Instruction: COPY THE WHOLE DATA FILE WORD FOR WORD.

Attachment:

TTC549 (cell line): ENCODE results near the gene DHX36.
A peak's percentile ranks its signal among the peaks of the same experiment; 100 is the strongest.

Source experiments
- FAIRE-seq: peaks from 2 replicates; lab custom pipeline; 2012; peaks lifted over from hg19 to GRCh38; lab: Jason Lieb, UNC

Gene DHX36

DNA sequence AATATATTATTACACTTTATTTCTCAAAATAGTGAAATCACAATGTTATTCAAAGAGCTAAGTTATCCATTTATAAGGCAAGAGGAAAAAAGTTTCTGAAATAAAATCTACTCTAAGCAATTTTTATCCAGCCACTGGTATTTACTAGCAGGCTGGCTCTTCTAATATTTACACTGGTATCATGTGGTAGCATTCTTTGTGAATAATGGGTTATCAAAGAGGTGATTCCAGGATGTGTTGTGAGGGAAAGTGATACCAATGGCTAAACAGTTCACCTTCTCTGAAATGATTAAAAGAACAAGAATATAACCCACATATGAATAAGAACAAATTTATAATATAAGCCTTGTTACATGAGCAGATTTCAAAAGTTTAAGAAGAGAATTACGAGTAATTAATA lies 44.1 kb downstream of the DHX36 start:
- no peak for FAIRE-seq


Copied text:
TTC549 (cell line): ENCODE results near the gene DHX36.
A peak's percentile ranks its signal among the peaks of the same experiment; 100 is the strongest.

Source experiments
- FAIRE-seq: peaks from 2 replicates; lab custom pipeline; 2012; peaks lifted over from hg19 to GRCh38; lab: Jason Lieb, UNC

Gene DHX36

DNA sequence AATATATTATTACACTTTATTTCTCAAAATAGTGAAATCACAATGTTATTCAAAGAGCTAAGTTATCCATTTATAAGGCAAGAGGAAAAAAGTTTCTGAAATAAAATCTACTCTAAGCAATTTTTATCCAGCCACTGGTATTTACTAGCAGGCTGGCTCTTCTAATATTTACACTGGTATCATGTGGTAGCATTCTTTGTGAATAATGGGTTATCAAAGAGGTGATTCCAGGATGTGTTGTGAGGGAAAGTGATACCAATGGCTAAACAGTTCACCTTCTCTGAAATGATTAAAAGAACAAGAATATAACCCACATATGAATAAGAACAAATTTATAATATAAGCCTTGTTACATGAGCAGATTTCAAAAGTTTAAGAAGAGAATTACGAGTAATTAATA lies 44.1 kb downstream of the DHX36 start:
- no peak for FAIRE-seq